Arch. Min. Sci., Vol. 60 (2015), No 2, p. 549­564 Electronic version (in color) of this paper is available: http://mining.archives.pl DOI 10.1515/amsc-2015-0036 STANISLAW PRUSEK* ZMIANY POLA PRZEKROJU POPRZECZNEGO CHODNIKÓW PRZYCIANOWYCH CIAN ZAWALOWYCH PRZEWIETRZANYCH SPOSOBAMI NA ORAZ NA "Y" Content: In the paper results of measurements of underground gateroad deformations are presented. The measurements were conducted in seven collieries in the Upper Silesian Coal Basin. Altogether 28 gateroads were analysed:12 longwalls with ,,Y" and 4 longwalls with ,,U" ventilation system. Based on results of measurements, changes in cross-sectional area of gateroads were calculated and then referred to their original dimensions (when they were developed). Values of cross-sectional area of gateroads in front of and behind the longwall face are presented. Differences in deformation of gateroads in longwalls with the ventilation system, surrounded by unmined coal, and/or goaf on one side were determined. Changes in cross-sectional area of reused gateroads, and newly driven ones (with a coal pillar separating the goaf from the working), were estimated. For gateroads of the longwalls with "Y" ventilation system their deformations at a distance of 200 metres behind the longwall face was determined. For selected gateroads their convergence was calculated with numerical modeling and a method developed at GIG. Calculations were made with Phase2 software based on the finite element method (FEM). Accuracy of forecasted gateroad deformations were assessed through comparing them with the results of underground measurements. Keywords: underground mining, gateroads, convergence, numerical modeling Tre: W Polsce w roku 2012 czynnych bylo 31 kopal, a wydobycie wgla kamiennego wynioslo 79,2 mln ton. W 21 kopalniach prowadzono eksploatacj w pokladach metanowych, podczas której stwierdzono wydzielanie si metanu do wyrobisk górniczych. Z pokladów metanowych wydobyto lcznie 59,4 mln ton, co stanowi 75% calego wydobycia w roku 2012 (Krause & Sebastian, 2013). Dla zapewnienia bezpiecznej eksploatacji w pokladach metanowych niezwykle istotnym jest zachowanie odpowiednich gabarytów chodników przycianowych. W polskich kopalniach wgla kamiennego dominuj dwa sposoby przewietrzania cian na ,,U" z odprowadzaniem powietrza zuytego po calinie wglowej oraz na ,,Y", kiedy to powietrze zuyte odprowadzane jest wzdlu zrobów za frontem ciany. W przypadku sposobu przewietrzania na ,,U" (szacuje si e tym sposobem przewietrzanych jest okolo 75% wszystkich cian), jednym z kluczowych czynników wplywajcych na bezpieczestwo eksploatacji, jest zachowanie odpo* CENTRAL MINING INSTITUTE, PLAC GWARKÓW 1, 40-166 KATOWICE, POLAND wiedniego pola przekroju poprzecznego chodnika wentylacyjnego. Stosujc sposób przewietrzania na ,,Y", znacznie korzystniejszy z uwagi na zagroenie metanowe, niezwykle istotne z kolei jest utrzymanie zadawalajcych gabarytów jednego z chodników za frontem eksploatacji. W artykule przedstawiono wyniki pomiarów deformacji chodników przycianowych, przeprowadzonych w siedmiu kopalniach wgla kamiennego, które znajduj si w Górnolskim Zaglbiu Wglowym. Pomiary deformacji przeprowadzono w 12 cianach przewietrzanych sposobem na ,,Y" oraz w 4 cianach przewietrzanych sposobem na ,,U". Lcznie przebadano 28 chodników. W punkcie 2 publikacji przedstawiono podstawowe informacje dotyczce badanych chodników, takie jak: glboko zalegania, nachylenie pokladu wgla, wytrzymalo na ciskanie skal stropowych, spgowych oraz wgla, wysoko, dlugo oraz postp dobowy ciany, jak równie otoczenie wyrobiska ­ tablica 1. Opisano metodyk wykonywania pomiarów, a nastpnie w tablicach 2 i 3 zestawiono wyniki dla wszystkich badanych chodników, podajc midzy innymi wysoko i szeroko danego wyrobiska oraz rónice pomidzy pocztkow wartoci pola przekroju poprzecznego a wartoci wynikajc z pomiarów w rejonie wlotu do ciany (w przypadku cian przewietrzanych sposobem na ,,U") lub okolo 200 m za czolem ciany (w przypadku cian przewietrzany sposobem na ,,Y"). Na rysunkach 3 i 4 przedstawiono pelne przebiegi zaciskania pionowego i poziomego dla wybranych trzech chodników likwidowanych za czolem cian oraz trzech chodników utrzymywanych za frontem eksploatacji. rednie procentowe wartoci zmniejszenia si pola przekrojów poprzecznych wszystkich badanych chodników przycianowych, w rejonie wlotów do cian oraz za frontem eksploatacji, przedstawiono na rysunku 5. W punkcie 3 opisano prognozowanie deformacji chodników z wykorzystaniem modelowania numerycznego Dla przeprowadzenia oblicze numerycznych wykorzystano program Phase2, bazujcy na metodzie elementów skoczonych. Scharakteryzowano metod prognozy zaciskania chodników przycianowych z wykorzystaniem tego programu, w której jednym z elementów jest zmiana parametrów mbz i sz w kryterium wytrzymalociowym Hoek'a-Browna, w zalenoci od odlegloci frontu eksploatacji. Dla wybranych chodników przycianowych przygotowano modele górotworu w postaci tarczy o szerokoci i wysokoci 70 m Modele przygotowano w oparciu o rzeczywiste profile skal otaczajcych rozpatrywane wyrobiska. Przyklady tych modeli przedstawiono na rysunku 6, za na rysunkach 7-9 przedstawiono wybrane wyniki oblicze numerycznych w postaci map przemieszcze górotworu wokól wyrobisk. Dokonano oceny dokladnoci oblicze numerycznych poprzez porównanie obliczonych wartoci pola przekroju poprzecznego chodników, jakie wynikaly z prognozy oraz z pomiarów dolowych (Tabl. 4). Slowa kluczowe: podziemna eksploatacja, chodnik przycianowy, konwergencja, modelowanie numeryczne 1. Introduction Once a colliery s to extract a new longwall panel, a certain level of production is assumed which should enable a quick return of the incurred significant costs and generating profits. Unfortunately, in underground hard coal mining under natural hazards there are a number of limitations concerning the volume of production which may be obtained from a longwall panel. One of the limitations is high level of methane hazard. Out of total hard coal production in Poland of 79.2 million tons in 2012, 75% came from gassy coal seams, i.e. 59.4 million tons. (Krause & Sebastian, 2013). During the time period from 1992-2012, the average depth of mining activity increased in Polish collieries from 539 metre to approximately 710 metre (Konopko, 2013). The increase in the mining depth and, associated with that, constantly deteriorating geotechnical conditions of carboniferous rock mass, expressed as changes in geomechanical parameters of rocks (Bukowska, 2007; 2012) and methane content of coal seams, with a simultaneous increase in concentration of production, results in increased volume of methane flowing into workings (Krause & Sebastian, 2013). Among the natural hazards concurring in Polish collieries, a particular increase in spontaneous fire and methane hazards can be observed. In such mining conditions, in the vast majority of longwalls in Poland, collieries use two main ventilation systems, i.e. , which is the dominant one, with the flow of return air along solid coal, and "Y" (in various versions) with the flow of return air behind the longwall face (Krause, 2008; Szlzak et al., 2012). Predominance of system results from the fact that in collieries air flow through gob is limited, which, in turn, lowers the level of spontaneous fire hazard. Another factor in favour of the ventilation system is a difficulty in maintaining one of the gateroads behind the longwall face, which in many cases is problematic. As Krause showed (2004, 2008), when highly gassy coal seams are mined, maintaining adequate dimensions of the gateroads is a significant issue, which determines safety of mining activities. In the longwalls with ventilation system, special attention is paid to the adequate cross-sectional area of a ventilation road. In "Y" ventilation approach, it is important to maintain adequate dimensions of the gateroad, where return air flows behind the longwall face. In the aforementioned papers Krause states that to ensure safe mining in gassy seams, it is necessary to make calculations to forecast gateroad convergence (assess decrease in the cross-sectional area), considering influence of an abutment pressure. To assess the gateroad convergence and determine the decrease in their cross-sectional area, within the framework of The National Centre for Research and Development (NCBiR) project titled: "Improving Work Safety in Mines", a series of underground measurements were conducted. The paper presents results of vertical and horizontal convergence measured in 28 gateroads, in retreated longwalls. The measurements were carried out in 12 longwalls with "Y" and in 4 longwalls with ventilation systems. For the selected six gateroads (3 longwall gateroads with and 3 with "Y" ventilation approaches) forecast of their convergence was made by means of numerical modeling and a method developed at GIG (Prusek, 2008a). Accuracy of the forecast calculations was assessed through comparing their results with underground measurements. 2. Underground measurements of vertical and horizontal convergence in gateroads 2.1. General characteristics of geological and mining conditions in the analysed gateroads Underground measurements of changes in the dimensions (height and width) of gateroads were conducted in 28 workings, in seven collieries of Upper Silesian Coal Basin. Basic information on each of the gateroads is presented in Table 1. TABLE 1 Selected parameters characterising geological and mining conditions in the area of the tested gateroads Working Depth, No. m 1 2 Uniaxial Longwall Longwall Longwall compressive daily height, width, strength MPa advance, m m m/day roof coal floor 3 4 5 6 7 8 Longwall ventilation system 10 Location of gateroad 9 Gateroad 1 Gateroad 2 surrounded by unmined coal maintained behind the longwall face goaf on one side ­ reused, abandoned behind the longwall face "Y" Gateroad 3 Gateroad 4 Gateroad 5 Gateroad 6 Gateroad 7 Gateroad 8 Gateroad 9 Gateroad 10 Gateroad 11 Gateroad 12 Gateroad 13 Gateroad 14 Gateroad 15 Gateroad 16 Gateroad 17 Gateroad 18 20,2 17.7 43.8 20,2 17.7 43.8 39,6 surrounded by unmined coal, closed behind the longwall face near goaf ­coal pillar, closed inby the longwall face surrounded by unmined coal, abandoned behind the longwall face Near goaf ­ coal pillar, abandoned behind the longwall face surrounded by unmined coal, abandoned behind the longwall face Near goaf ­ coal pillar, abandoned behind the longwall face surrounded by unmined coal, maintained behind the longwall face goaf on one side - reused and surrounded by unmined coal, abandoned behind the longwall face surrounded by unmined coal, maintained behind the longwall face goaf on one side ­ reused abandoned behind the longwall face surrounded by unmined coal, abandoned behind the longwall face surrounded by unmined coal, maintained behind the longwall face surrounded by unmined coal, maintained behind the longwall face goaf on one side ­ reused abandoned behind the longwall face surrounded by unmined coal, abandoned behind the longwall face surrounded by unmined coal, maintained behind the longwall face "Y" "Y" "Y" "Y" "Y" Gateroad 19 Gateroad 20 Gateroad 21 Gateroad 22 Gateroad 23 Gateroad 24 Gateroad 25 Gateroad 26 Gateroad 27 Gateroad 28 10,5 25.8 28.5 10,5 25.8 28.5 30,3 16.4 24.2 20,0 28.1 26.0 surrounded by unmined coal, maintained behind the longwall face surrounded by unmined coal, abandoned behind the longwall face surrounded by unmined coal, maintained behind the longwall face surrounded by unmined coal, maintained behind the longwall face goaf on one side - reused abandoned behind the longwall face surrounded by unmined coal, abandoned behind the longwall face surrounded by unmined coal, abandoned behind the longwall face surrounded by unmined coal, maintained behind the longwall face surrounded by unmined coal, maintained behind the longwall face surrounded by unmined coal, maintained behind the longwall face "Y" "Y" "Y" "Y" "Y" "Y" In Table 1, ,,Location of gateroad" column (second from the right) contains information on the surrounding of a working. For the longwalls with ,,U" ventilation system, there were two variants of working's location, i.e. the gateroads were either surrounded by unmined coal, or with goaf on one side. For gateroads located with goaf on one side, two groups of the workings were analysed. The first one comprised of reused workings from a neighbouring, previously mined longwall panel (description in the table ­ "goaf on one side ­ reused"). The second one comprised of new gateroads driven in the vicinity of gob, with an up to 5 metre thick coal pillar (description in the table ­ "near goaf ­ coal pillar"). The analysed gateroads were supported by yielding steel arches, as a primary support. The arches were made from steel V-shaped cross sectional profiles with an elementary mass of 29 or 32 kg/m. The primary support in gateroads was often reinforced with additional components such as: wooden props, steel friction props, steel horseheads bolted with flexible bolts. Additionally, to reinforce the support behind the longwall face, wooden chocks were used. Figure 1 shows examples of gateroad support both ahead of and behind the longwall face. a) b) Fig. 1. Examples of a gateroad support where underground measurements of deformation were conducted, a ­ yielding steel arches, reinforced with steel horseheads bolted with flexible bolts view of the gateroad ahead of the longwall face, b ­ yielding steel arches, reinforced with wooden and steel props, view of the gateroad behind the longwall face 2.2. Results of underground measurements of vertical and horizontal convergence in gateroads To assess deformation of the gateroads, exposed to the influence of a retreating longwalls, underground measurements of their height and width were carried out at different distances from the longwall face. The measurements were made in the gateroads with ventilation system along solid coal, at the following distances ahead of the longwall face: 500 m, 300 m, 200 m, 100 m, 50 m, 20 m, 0 m (Fig. 2a). For the longwalls with "Y" ventilation approach, the measurements of height and width of the gateroads were conducted also behind the face, at the distances : 20 m, 50 m, 100 m and 200 m (Fig. 2b). All the measurements were made by means of simple linear devices. The minimal values of height and width measured in particular measurement points in gateroads are collected in Tables 2 and 3. Table 2 contains results for the gateroads abandoned behind the longwall faces (longwalls with ventilation system), whereas Table 3 shows the results for the entries maintained behind the faces (longwalls with "Y" ventilation approach). The tables, in addition to the minimal values of height and width of workings, contain as well: initial dimensions of workings, initial value of cross-sectional area for each of the gateroads. They also present the calculated value of cross-sectional area based on underground measurements and the percentage of the decrease in cross-sectional area of the gateroads, resulting from their deformation. Figure 3 shows vertical and horizontal convergence at different distances from the longwall face, for three selected gateroads abandoned behind the faces. In these cases longwall panels were ventilated with system. The selected gateroads were: surrounded by unmined coal (gateroad no. 3), and with goaf on one side (gateroads no. 2 and 4). For gateroads no. 2 and 4, the first one was a newly developed working with an approximately 5-metre-thick coal pillar separating it from the goaf of neighbouring (previously mined) longwall panel. Gateroad 4 was a working which was reused after maintaining it during retreating from a neighbouring longwall panel. Fig. 2. Location of measurement points in gateroads: a ­ for the gateroads abandoned behind the longwall face ( ventilation system); b ­ for the gateroads maintained behind the longwall face ("Y" ventilation layout) TABLE 2 Results of measurements of height and width of gateroads located ahead of the longwall faces with: initial dimensions of workings, initial cross-sectional area of gateroads, calculated cross-sectional area at the longwall face, and decrease in cross-sectional area of a working resulting from convergence Width of Initial Initial crossHeight of dimensions sectional gateroad gateroad at at longwall of gateroads area of longwall face, face, Height/Width, gateroads, Mm mm mm m2 3 4 5 6 CrossDecrease in sectional area cross-sectional of gateroad at area of longwall face, gateroad m2 % 7 8 No. Working No. 2 Gateroad 1 Gateroad 3 Gateroad 5 Gateroad 7 Gateroad 9 Gateroad 11 Gateroad 13 Gateroad 14 Gateroad 15 Gateroad 17 Gateroad 18 Gateroad 19 Gateroad 20 Gateroad 21 3800 / 5500 3500 / 5000 3800 / 5500 3800 / 5500 3800 / 5500 3800 / 5500 3800 / 5500 3800 / 5500 3800 / 5500 3500 / 5000 3500 / 5000 3500 / 5000 3800 / 5500 3800 / 5500 Gateroad surrounded by unmined coal 17.7 3065 5000 14.9 2168 4545 17.7 3200 4868 17.7 2584 3629 17.7 3085 4720 17.7 2218 3933 17.7 3340 4554 17.7 3560 5201 17.7 3095 4784 14.9 3018 4451 14.9 3531 5268 14.9 3520 4440 17.7 3421 5192 17.7 3000 4000 13.3 9.4 13.4 8.0 12.5 7.9 12.8 15.7 12.8 11.5 14.8 13.0 15.2 10,1 24.6 37.0 24.5 54.7 29.3 55.5 27.7 11.3 28.0 22.5 0,3 12.7 14.2 42.8 Gateroad 22 Gateroad 24 Gateroad 25 Gateroad 26 Gateroad 27 Gateroad 28 Gateroad 2 Gateroad 10 Gateroad 12 Gateroad 16 Gateroad 23 Gateroad 4 Gateroad 6 Gateroad 8 3500 / 5000 14.9 3170 4595 12.5 3500 / 5000 14.9 3200 4390 11.9 3500 / 5000 14.9 2846 4131 10,1 3500 / 5000 14.9 2710 4595 11.1 3800 / 5500 17.7 3375 4950 14.2 3800 / 5500 17.7 3210 4952 13.7 Gateroad with goaf on one side ­ "goaf on one side ­ reused" 3800 / 5500 17.7 2200 4150 8.4 3800 / 5500 17.7 2651 4163 9.6 3800 / 5500 17.7 1929 3178 5.5 3800 / 5500 17.7 1943 3165 5.5 3500 / 5000 14.9 1810 3203 5.3 Gateroad near goaf ­ "near goaf -coal pillar" 3500 / 5000 14.9 2283 3995 8,2 3800 / 5500 17.7 3700 5400 16.9 3800 / 5500 17.7 2824 2397 5.7 16.4 20,0 32.1 25.8 19.8 22.8 52.7 45.7 69.0 69.0 64.2 44.7 4.5 67.6 TABLE 3 Results of measurements of height and width of gateroads at 200 m behind the longwall face with: initial dimensions of workings, initial cross-sectional area of gateroads, calculated cross-sectional area at 200 m behind the longwall face, and decrease in cross-sectional area of a working resulting from convergence Initial dimensions of gateroads Height/ Width mm Initial crosssectional area of gateroads, m2 Height of gateroad at 200 m behind the longwall face, mm Width of Cross-sectional Decrease gateroad at area of in cross200 m behind gateroad at sectional longwall face, 200m behind area of the longwall gateroad, mm face, m2 % No. Working Gateroad maintained behind longwall face ­ changes their location from "surrounded by unmined coal" to "goaf on one side" 1. Gateroad 1 3800 / 5500 17.7 1997 3712 6.8 61.5 2. Gateroad 9 3800 / 5500 17.7 2575 4465 9.8 44.4 3. Gateroad 21 3800 / 5500 17.7 2500 3700 8.0 54.8 Figure 4 presents horizontal and vertical convergence at different distances ahead of and behind the longwall face, for three gateroads, maintained behind the faces. The longwalls were ventilated with "Y" approach. Based on results of underground measurements presented in Tables 2 and 3 and in Figures 3 and 4, it may be concluded that convergence in the gateroads differs, which results mainly from the changeable geological and mining conditions in the area of the workings. For longwalls with ventilation system, it can be observed that deformation of the gateroads surrounded by unmined coal was lower in comparison with the workings located with goaf on one side (Table 3). In the whole group of eight gateroads located with goaf on one side, with ventilation pattern, there was a significant horizontal and vertical convergence, both in newly developed gateroads with coal pillars, and reused workings of previously mined longwall panel. In one of the analyzed gateroads (gateroad no. 6, Table 2) its deformation was significantly lower, in comparison with Distance from the longwall face, m -500 -400 -300 -200 -100 0 0 250 500 750 Gateroad 3 surrounded by unmined coal - vertical convergence Gateroad 3 surrounded by unmined coal - horizontal convergence Gateroad 4 near goaf ­ pillar - vertical convergence Gateroad 4 near goaf ­ pillar - horizontal convergence Gateroad 2 goaf on one side ­ reused - vertical convergence Gateroad 2 goaf on one side ­ reused - horizontal convergence Fig. 3. Horizontal and vertical convergence of gateroads at different distances from the longwall face ­ gateroads abandoned behind the faces, longwalls ventilated with system Distance from the longwall face, m -500 -400 -300 -200 -100 0 100 200 0 250 500 750 Gateroad 1 - vertical convergence Gateroad 1 - horizontal convergence Gateroad 9 - vertical convergence Gateroad 9 - horizontal convergence Gateroad 21 - vertical convergence Gateroad 21 - horizontal convergence Fig. 4. Horizontal and vertical convergence of gateroads at different distances from the longwall face ­ gateroads maintained behind the longwall faces, longwalls ventilated with "Y" system other ones. It was an effect of the fact that underground measurements of convergence were performed in the working, when the longwall retreated only a few metres from the set-up room. In gateroads of longwalls with "Y" ventilation system, increase in vertical and horizontal convergence may be observed behind the longwall face (Fig. 4). All the analysed gateroads retained their functionality and their cross-sectional area at the distance of 200 metre behind the longwall faces varied between 6.8 and 9.8 m2 (Table 4). Convergence, mm Convergence, mm The mean percentage values of the decrease in cross-sectional area of the gateroads at the longwall face line (in the T-junction area), and behind the longwall faces, are presented in graphic form in Figure 5. For the tailgates, in case of newly developed workings with a coal pillar the decrease in cross-sectional area was 56%, and for the reused gateroads reached 60%. Averaging newly driven gateroads, gateroad no. 6 was not considered (Table 3) due to the fact that the longwall retreating was in the initial stage, when deformation measurements of the working were conducted. Fig. 5. The mean percentage values of decrease in cross-sectional area of gateroads at the longwall face line (T-junction area) and 200 metre behind the face. For the tailgate with goaf on one side, the first value refers to newly developed gateroads with a coal pillar, the value in brackets refers to the reused gateroads without a coal pillar 3. Forecasted deformation of selected gateroads In recent years at GIG, as an effect of research several methods have been developed to forecast convergence of gateroads. The methods are based on, among others, empirical relationships, approximate models, neural networks and numerical modeling (Prusek, 2008a, 2010; Prusek & Jdrzejec, 2008). The paper presents results of forecasting gateroad convergence by means of numerical modeling. The forecasts were prepared for three selected gateroads of longwalls with ventilation system, and three workings of longwalls with "Y" approach. Their convergence is presented in Figures 3 and 4. 3.1. Numerical calculations of gateroad deformation Numerical calculations of gateroad deformation (convergence) were performed by means of Phase2 software based on the finite element method (FEM). Scientists in Poland and abroad use the program for calculating gateroad convergence (Majcherczyk & Malkowski, 2009; Toraño et al., 2002). In the calculations Hoek-Brown strength criterion was assumed, which, for cracked rock mass, is presented by the following equation (Tajdu et al., 2012; Hoek, 2006): '1 '3 ci mb where: 1 and 3' ' mb s and a ci -- -- -- -- effective maximal and minimal stress during failure, MPa, value of Hoek-Brown parameter for rock mass, parameters, determined basing on rockmass properties, uniaxial compression strength of a rock sample, MPa. '3 a s , MPa ci (1) The method of calculating gateroad convergence developed at GIG with Phase2 software, to reflect influence of abutment pressure, assumes corresponding lowering strength and deformation properties of rocks surrounding a working. The properties are lowered through modifying post-failure parameters mbz and sz in Hoek-Brown equation. For different rocks the parameters are calculated with the following relationships (Prusek, 2008b): ­ for coal: mbz = 0.6278 · e­0.0024 · d , ­ for mudstone: mbz = 0.3197 · e­0.0148· d , ­ for sandy shale: mbz = 0.5093 · e­0.0127 · d , ­ for sandstone: mbz = 0.7568 · e­0.0127· d , sz = 0.001647 · e­0.01697 · d (5) sz = 0.000762 · e­0.01881· d (4) sz = 0.00041 · e­0.01592 · d (3) sz = 0.000494 · e­0.00393· d (2) where: d -- distance from the longwall face (assumes negative values ahead of the longwall face, and positive behind the longwall face). Rock mass models were prepared to determine gateroad deformations. They were plate shaped, 70 metre long and high, where the type of rocks surrounding a working reflected real geological profiles received from the collieries. For each gateroad maintained behind the longwall face, two models were prepared reflecting the situation ahead of and behind the longwall face. Figure 6 presents two selected rock mass models, made for gateroad no. 1 ahead of the longwall face, and gateroad 9, behind the face. Values of basic parameters of rock layers, including the ones describing Hoek-Brown criterion, were assumed basing on results of the rock mass strength tests and analytical calculations conducted by means of RocLab software (Hoek, 2006). Moreover, for all the analysed models the following assumptions were made: no displacements on the horizontal and vertical edges of the model plate; rock mass is a plastic and isotropic medium, primary stresses result from the depth of workings and mean volumetric weight of the overburden. In all the prepared models basic components of support in the workings were considered, like: steel arches, roof bolts, steel and timber props, and wooden chocks. To model steel arches, "liners" type support (in form of beams) was employed. The elements were attributed to parameters of a V -shaped steel profile, which the arches are build of. The reinforcements to the arches in gateroads, in form of steel a) b) Fig. 6. Model of rock mass around gateroads: a) gateroad no. 1 ahead of the longwall face, b) gateroad no. 9 behind the longwall face props and timber props, and wooden chocks were also modelled in form of "liners" type beam elements, which were attributed to material parameters of steel and wood (Walentek, 2010). To model roof bolting ready bolt elements, available in Phase2 software, were used. Examples of results of numerical calculations of the gateroad deformation are presented in Figures 7 to 9 in form of rock mass displacement, for the selected three gateroads. Gateroads 2 and 4 presented in Figures 7 and 8 played a role of ventilation roads for longwalls with ven- Fig. 7. Rock mass displacement around gateroad 2 at the longwall face line (T-junction area), ventilation system. Gateroad reused, located with goaf on one side and abandoned behind the longwall face Fig. 8. Rock mass displacement around gateroad 4 at the longwall face line (T-junction area), ventilation system. Newly developed gateroad, located with goaf on one side with a coal pillar, and abandoned behind the longwall face Fig. 9. Rock mass displacement around gateroad 1 at the distance of 200 m behind the longwall face, "Y" ventilation system tilation system. The gateroads were located with the goaf on one side. Gateroad 2 was a reused working of the neighbouring, previously mined longwall panel, while gateroad 4 was a newly developed one, separated from goaf with a 5-metre-thick coal pillar. Figure 9 shows rock mass displacement around gateroad 1 at the distance of 200 metre behind the longwall face, with "Y" ventilation approach. 3.2. Comparison of results of numerical calculations and underground measurements of gateroad deformation To assess accuracy of forecasting gateroad deformation with the use of numerical modeling, results of calculations and underground measurements, were compared. Based on numerical simulations and underground measurements of gateroad deformation, values of cross-sectional area of the workings were calculated. For the longwalls with ventilation system the calculations of cross-sectional area of gateroads were made at the longwall face line (T-junction area). For the gateroads in longwalls with "Y" ventilation pattern, cross-sectional area of workings was calculated at the distance of 200 m behind the longwall face. Results of the calculations are presented in Table 4. TABLE 4 Compared values of cross-sectional area of gateroads, calculated basing on numerical modeling and underground measurements Longwall ventilation system Gateroad no. Initial crosssectional area of gateroads, m2 Calculated minimal cross-sectional area of gateroad, m2 Basing on measureBasing on results of ments underground numerical modeling Difference, % "Y" Gateroad 3 Gateroad 4 Gateroad 2 Gateroad 1 Gateroad 9 Gateroad 21 +3.1 ­6,1 +19.0 ­11.8 ­6.1 ­2.5 Analysing the values presented in Table 4 it can be concluded that the cross-sectional area of gateroads calculated based on the results of numerical modeling, are considerably similar to the measured values. Percentage differences between the cross-sectional areas of gateroads obtained from the forecast and the underground measurements is between 2.5% and 19%. In two cases (gateroads 3 and 2) deformation of the workings was overestimated, while in case of four gateroads (nos. 1, 4, 9, 21) results of the numerical calculations showed smaller gateroad convergence, than was actually measured. 4. Summary In Poland underground hard coal extraction goes deeper and deeper, in still worsening geological and mining conditions, and with increasing natural hazards. Additionally the hazards increase because of multiple seam mining. The coal seams are often mined close to each other, resulting in their relaxation and increased outflow of methane into the longwall panels. Such a situation may also cause increase in spontaneous fire hazard if coal gets into the goaf. When methane and fire hazards coexist the latter becomes the dominant one. Therefore, in majority of Polish collieries, the longwall panels are ventilated with system (approximately 75% of longwalls). Considering fire hazard, this system is better, but taking into account methane hazard, is worse. The second ventilation method employed in longwall panels is "Y" approach. This system is favourable, considering methane hazard, yet results in an increase in spontaneous fire hazard in goaf, because the return air flows behind the longwall face, passing the goaf in the maintained gateroad. Both in and "Y" methods, safe and efficient mining under methane hazard conditions and fire hazard depends profoundly on the cross-sectional area of gateroads. That is why, within the framework of The National Centre for Research and Development (NCBiR) project titled: "Improving Work Safety in Mines" underground measurements of deformation were conducted in 28 gateroads. The measurements showed that in the gateroads surrounded by unmined coal, just ahead of the longwall face, their cross-sectional area decreased averagely by 26%. In the gateroads located with goaf on one side, just ahead of the longwall face, there were significantly bigger deformations, and their cross-sectional area decreased by 56% in newly developed workings (with coal pillars) and by 60% in reused workings from the neighbouring, previously mined longwall panel. The gateroads maintained behind the longwall faces ("Y" ventilation system), changing their location from "surrounded by unmined coal" into "goaf on one side", lost approximately almost 60% of the cross-sectional area (measured at 200 m behind the longwall face). The forecasts of gateroad convergence performed by means of numerical modeling gave satisfying results. The difference between the values of gateroad cross-sectional area, obtained from numerical calculations and the underground measurements, did not exceed 20%. The presented method of forecasting gateroad deformation may be used in designing dimensions and the type of support in the gateroads. For certain geological and mining conditions, when highly gassy coal seam is planned to be mined with the longwalls ventilated with approach, it is advised to assess the decrease in gateroad cross-sectional area, caused by the influence of abutment pressure during longwall panel retreating.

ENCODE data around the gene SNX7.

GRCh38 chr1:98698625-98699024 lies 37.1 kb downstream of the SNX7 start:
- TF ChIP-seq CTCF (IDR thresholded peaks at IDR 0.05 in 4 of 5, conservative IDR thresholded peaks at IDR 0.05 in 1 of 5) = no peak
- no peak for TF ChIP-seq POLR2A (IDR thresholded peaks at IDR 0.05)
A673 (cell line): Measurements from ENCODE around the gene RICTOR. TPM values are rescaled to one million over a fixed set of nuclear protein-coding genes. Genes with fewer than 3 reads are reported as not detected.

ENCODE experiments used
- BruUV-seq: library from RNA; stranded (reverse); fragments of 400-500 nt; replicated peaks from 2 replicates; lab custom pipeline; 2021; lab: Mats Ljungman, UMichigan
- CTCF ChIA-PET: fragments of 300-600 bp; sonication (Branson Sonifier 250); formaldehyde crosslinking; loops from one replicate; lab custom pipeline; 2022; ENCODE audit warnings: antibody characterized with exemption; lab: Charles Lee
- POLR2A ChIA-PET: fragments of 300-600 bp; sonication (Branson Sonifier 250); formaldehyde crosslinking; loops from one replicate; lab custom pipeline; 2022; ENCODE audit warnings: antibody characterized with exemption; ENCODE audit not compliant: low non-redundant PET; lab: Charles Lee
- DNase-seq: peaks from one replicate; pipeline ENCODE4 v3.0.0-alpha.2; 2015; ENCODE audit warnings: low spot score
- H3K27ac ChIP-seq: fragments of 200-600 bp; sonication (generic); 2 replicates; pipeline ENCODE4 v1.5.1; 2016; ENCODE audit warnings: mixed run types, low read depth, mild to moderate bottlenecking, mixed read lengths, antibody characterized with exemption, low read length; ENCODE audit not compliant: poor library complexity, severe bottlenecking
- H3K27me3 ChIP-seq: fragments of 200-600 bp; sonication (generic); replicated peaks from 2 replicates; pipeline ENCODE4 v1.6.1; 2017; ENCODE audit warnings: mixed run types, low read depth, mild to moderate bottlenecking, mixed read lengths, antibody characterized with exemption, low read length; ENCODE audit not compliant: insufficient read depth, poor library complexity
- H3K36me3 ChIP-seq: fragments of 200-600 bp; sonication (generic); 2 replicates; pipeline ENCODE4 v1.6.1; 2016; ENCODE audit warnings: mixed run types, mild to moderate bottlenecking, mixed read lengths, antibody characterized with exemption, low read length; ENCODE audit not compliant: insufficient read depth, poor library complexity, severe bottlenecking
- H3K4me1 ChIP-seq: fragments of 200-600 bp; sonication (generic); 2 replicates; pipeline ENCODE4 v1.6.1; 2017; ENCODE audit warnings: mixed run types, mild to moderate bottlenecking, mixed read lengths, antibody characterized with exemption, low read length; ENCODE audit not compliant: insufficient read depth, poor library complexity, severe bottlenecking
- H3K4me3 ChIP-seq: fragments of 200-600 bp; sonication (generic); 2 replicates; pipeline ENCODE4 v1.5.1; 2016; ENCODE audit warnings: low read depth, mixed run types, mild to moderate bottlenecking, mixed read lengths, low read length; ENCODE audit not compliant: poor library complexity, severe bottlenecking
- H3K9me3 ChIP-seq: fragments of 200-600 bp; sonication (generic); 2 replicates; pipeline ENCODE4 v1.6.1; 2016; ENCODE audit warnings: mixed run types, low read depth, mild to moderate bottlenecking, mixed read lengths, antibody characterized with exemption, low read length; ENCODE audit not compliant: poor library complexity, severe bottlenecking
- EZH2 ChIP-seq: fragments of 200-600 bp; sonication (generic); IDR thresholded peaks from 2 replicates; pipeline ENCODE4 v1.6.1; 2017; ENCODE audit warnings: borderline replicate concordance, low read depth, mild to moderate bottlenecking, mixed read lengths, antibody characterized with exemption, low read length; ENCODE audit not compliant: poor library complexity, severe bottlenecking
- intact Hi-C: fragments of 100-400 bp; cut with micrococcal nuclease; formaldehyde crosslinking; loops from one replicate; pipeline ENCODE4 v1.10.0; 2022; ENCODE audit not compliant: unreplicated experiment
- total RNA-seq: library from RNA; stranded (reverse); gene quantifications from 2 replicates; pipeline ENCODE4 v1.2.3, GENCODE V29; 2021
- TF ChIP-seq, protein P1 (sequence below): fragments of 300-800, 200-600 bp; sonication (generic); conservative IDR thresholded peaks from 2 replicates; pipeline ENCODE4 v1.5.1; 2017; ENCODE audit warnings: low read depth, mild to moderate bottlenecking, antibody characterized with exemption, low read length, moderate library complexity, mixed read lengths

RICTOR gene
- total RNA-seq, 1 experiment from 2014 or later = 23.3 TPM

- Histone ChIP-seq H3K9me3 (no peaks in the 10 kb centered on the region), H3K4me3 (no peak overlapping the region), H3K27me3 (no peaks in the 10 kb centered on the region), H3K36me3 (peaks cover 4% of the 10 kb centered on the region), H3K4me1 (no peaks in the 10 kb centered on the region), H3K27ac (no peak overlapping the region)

Journal

Archives of Mining Sciencesde Gruyter

Published: Jun 1, 2015

References